And as we come forward, let us examine our motives and intentions. Keep in mind that in all we do the outcome should be for the common good, aligned with God’s desire for his people. Sillimanians and God’s children, as emphasized in the gospel of Matthew 5: 13-16, we are reminded to make a difference – what matters most is, do what is right, according to God’s standard. Be mindful of the fact that temptations to depart from this notion lie along the way as we journey in this life –  in all facets, be it personal, family, job-related, community/church, nation, or the world in general.

As you, Batch 2019, rise up from the ranks to become managers/presidents of corporations/institutions, or of your own businesses, the more power you will gain. And oftentimes this is where temptations become more intense. In my experience, temptations could stem from what you have and do not have. Again, Matthew puts it bluntly, we have to police our “saltiness” and keep our “light shining before men that they may see your good deeds and praise your Father in heaven.”

One article I read about millennials and Globalization 4.0 has a banner statement that runs this way: “Globalization 4.0, the outlook will be positive, if young people can drive the change.”  However, when millennials were asked in a survey, many believed they may not have the skills needed for the jobs in the future.

This is one challenge I will leave to you, Batch 2019.  Dare to be counted, be part of the solution. This should also challenge educational institutions like Silliman, [to find out] how to aggressively respond to close the skills gap in the light of the values that Silliman holds dear. A forecast is up, that by 2022 (too soon), at least 54% of employees globally will require re-skilling and up-skilling. New Zealand started to address this by implementing a national technology curriculum by way of preparing students to adapt to types of jobs in the next five years.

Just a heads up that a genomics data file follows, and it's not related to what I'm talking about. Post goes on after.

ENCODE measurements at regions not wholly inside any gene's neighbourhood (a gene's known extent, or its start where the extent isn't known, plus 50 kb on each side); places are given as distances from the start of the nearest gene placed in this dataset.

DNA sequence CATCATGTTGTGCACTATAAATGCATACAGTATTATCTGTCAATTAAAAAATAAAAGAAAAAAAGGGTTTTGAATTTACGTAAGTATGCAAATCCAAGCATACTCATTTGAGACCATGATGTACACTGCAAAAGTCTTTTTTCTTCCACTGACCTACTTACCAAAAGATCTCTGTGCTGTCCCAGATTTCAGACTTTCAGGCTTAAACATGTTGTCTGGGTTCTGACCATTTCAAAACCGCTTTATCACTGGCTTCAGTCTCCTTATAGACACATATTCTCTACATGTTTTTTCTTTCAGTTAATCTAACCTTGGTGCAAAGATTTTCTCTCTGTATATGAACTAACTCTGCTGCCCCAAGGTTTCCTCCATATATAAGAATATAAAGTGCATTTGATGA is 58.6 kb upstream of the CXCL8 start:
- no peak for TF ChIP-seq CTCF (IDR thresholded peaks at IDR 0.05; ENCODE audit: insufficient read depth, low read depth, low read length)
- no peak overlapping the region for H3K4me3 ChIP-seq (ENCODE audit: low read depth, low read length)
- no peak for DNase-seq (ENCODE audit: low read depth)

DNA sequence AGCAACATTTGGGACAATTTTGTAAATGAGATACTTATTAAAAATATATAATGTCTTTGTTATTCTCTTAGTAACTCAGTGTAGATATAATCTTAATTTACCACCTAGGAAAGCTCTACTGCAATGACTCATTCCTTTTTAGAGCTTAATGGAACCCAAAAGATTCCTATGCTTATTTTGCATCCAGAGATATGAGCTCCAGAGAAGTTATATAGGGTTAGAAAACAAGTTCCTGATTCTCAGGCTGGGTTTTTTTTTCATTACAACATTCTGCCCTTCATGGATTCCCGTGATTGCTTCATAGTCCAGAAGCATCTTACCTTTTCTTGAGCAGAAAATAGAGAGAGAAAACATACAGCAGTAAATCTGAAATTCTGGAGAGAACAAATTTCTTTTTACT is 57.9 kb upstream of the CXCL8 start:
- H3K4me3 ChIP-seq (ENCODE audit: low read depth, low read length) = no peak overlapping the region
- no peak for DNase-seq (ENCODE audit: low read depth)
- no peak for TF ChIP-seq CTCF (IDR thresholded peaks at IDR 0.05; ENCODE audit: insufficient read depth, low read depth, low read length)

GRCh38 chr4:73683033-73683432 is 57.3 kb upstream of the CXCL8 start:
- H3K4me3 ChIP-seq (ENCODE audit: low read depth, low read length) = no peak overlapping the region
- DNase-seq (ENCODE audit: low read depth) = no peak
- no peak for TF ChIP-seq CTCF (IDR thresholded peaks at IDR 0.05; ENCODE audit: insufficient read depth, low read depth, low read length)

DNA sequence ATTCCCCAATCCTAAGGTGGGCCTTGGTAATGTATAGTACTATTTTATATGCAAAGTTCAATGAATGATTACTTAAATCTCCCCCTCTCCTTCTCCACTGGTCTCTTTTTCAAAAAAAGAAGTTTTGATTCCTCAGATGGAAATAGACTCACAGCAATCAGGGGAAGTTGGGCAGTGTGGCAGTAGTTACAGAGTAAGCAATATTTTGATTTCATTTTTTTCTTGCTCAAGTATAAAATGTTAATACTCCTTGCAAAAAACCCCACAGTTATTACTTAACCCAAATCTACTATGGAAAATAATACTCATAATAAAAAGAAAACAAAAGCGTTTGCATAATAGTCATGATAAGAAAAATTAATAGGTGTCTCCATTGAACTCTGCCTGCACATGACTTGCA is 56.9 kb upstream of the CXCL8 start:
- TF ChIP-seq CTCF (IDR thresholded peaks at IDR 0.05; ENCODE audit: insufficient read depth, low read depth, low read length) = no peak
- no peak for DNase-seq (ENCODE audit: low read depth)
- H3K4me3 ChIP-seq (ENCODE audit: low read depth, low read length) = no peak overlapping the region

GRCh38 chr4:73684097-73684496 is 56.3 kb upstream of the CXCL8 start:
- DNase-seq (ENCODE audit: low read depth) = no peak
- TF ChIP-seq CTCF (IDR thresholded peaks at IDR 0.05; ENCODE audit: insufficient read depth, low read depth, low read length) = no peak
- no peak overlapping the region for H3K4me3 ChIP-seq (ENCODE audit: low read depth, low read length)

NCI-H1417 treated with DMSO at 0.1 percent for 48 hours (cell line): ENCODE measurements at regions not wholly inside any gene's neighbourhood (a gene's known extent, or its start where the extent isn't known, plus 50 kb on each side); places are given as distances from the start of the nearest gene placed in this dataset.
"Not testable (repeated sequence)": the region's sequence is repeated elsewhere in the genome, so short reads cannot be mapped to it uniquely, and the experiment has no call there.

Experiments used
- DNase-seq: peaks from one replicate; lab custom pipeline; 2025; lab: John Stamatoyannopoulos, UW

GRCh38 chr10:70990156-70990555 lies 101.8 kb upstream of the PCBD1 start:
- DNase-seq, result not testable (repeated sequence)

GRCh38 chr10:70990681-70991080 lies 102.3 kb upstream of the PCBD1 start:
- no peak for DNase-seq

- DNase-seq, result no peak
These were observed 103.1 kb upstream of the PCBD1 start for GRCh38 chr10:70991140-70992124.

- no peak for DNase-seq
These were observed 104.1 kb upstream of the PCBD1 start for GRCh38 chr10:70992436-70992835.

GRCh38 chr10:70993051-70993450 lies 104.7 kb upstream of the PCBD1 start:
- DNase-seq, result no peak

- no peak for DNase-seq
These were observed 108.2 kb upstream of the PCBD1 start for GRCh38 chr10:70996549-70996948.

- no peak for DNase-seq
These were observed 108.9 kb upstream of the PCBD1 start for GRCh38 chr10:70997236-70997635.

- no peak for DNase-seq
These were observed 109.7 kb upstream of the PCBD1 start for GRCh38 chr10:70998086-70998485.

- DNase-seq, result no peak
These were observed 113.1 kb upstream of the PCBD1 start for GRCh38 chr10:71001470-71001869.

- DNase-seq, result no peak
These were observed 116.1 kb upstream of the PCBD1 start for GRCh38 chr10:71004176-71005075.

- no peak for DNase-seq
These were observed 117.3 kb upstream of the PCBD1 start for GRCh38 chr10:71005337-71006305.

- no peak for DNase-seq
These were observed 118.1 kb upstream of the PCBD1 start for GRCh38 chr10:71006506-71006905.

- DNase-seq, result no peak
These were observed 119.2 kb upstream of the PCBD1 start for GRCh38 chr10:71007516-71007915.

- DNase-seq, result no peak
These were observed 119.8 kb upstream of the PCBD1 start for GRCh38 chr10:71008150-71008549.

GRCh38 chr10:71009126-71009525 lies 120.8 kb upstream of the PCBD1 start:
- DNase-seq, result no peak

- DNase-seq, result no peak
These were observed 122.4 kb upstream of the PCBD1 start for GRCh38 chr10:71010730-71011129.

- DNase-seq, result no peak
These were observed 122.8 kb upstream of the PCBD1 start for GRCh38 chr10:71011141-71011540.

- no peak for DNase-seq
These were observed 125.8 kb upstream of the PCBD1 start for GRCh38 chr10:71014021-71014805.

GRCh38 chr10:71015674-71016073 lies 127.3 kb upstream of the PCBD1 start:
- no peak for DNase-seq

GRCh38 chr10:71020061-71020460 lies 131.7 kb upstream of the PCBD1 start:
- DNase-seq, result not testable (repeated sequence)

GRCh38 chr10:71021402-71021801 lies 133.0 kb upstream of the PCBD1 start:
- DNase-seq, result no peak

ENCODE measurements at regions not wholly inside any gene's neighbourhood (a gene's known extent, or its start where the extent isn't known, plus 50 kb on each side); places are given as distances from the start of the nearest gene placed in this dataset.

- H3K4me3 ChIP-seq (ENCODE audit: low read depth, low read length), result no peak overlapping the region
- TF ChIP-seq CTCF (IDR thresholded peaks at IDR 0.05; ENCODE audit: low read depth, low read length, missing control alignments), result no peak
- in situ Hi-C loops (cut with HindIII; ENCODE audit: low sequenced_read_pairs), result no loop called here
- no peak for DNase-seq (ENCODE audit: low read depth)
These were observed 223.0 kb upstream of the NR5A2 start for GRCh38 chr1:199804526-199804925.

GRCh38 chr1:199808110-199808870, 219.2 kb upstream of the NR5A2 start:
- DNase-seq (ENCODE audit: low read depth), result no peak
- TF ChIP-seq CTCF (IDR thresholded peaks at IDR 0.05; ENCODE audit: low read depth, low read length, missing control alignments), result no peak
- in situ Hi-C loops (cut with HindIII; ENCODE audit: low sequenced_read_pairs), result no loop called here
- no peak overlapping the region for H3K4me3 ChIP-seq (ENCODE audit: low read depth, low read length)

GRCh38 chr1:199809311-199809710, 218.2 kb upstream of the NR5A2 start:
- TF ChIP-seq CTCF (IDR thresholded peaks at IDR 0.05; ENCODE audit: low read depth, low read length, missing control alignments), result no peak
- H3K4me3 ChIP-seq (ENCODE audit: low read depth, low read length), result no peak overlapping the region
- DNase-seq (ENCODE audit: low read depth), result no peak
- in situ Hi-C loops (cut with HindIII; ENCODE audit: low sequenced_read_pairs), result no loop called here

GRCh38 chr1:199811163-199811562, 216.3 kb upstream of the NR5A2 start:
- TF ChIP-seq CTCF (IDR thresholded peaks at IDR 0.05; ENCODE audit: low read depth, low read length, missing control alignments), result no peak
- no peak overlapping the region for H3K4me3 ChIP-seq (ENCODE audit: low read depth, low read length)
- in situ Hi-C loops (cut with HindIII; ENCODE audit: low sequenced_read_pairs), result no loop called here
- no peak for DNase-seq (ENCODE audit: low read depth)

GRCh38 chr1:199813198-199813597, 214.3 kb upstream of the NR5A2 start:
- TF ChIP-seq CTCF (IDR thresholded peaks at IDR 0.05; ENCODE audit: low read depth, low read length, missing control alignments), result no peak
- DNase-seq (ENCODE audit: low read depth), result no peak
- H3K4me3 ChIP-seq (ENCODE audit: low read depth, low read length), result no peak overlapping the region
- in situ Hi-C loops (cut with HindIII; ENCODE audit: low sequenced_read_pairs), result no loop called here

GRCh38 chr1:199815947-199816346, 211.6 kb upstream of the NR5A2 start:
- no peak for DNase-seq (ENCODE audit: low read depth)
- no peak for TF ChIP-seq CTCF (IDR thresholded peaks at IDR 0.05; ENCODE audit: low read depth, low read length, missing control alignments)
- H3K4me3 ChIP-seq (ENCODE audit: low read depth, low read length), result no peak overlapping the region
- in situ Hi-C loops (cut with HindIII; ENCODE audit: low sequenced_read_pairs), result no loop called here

There’s so much we can do for the future, both for ourselves and for others as well. I agree with the remaining lines of Mr. Aziz, we can do it – together. Families, firms, academe, church, institutions, and all nations alike are called to partake in coping with the impact of technological advancement. No one can do it alone; this requires openness and collaboration and the proactive action of everyone.

The transformation should start with ourselves – our own outlook and agenda in life. [Then let us] cascade this to others, so that together we can do it. Dare to dream for what is good for everyone, act proactively and vividly, with integrity and dedication. Activate the DAVID in us – [the part that is] always seeking God’s guidance and inspiration. Do not be wary and anxious… God will see us through.   For this is God’s work in the 21st century.  Amen.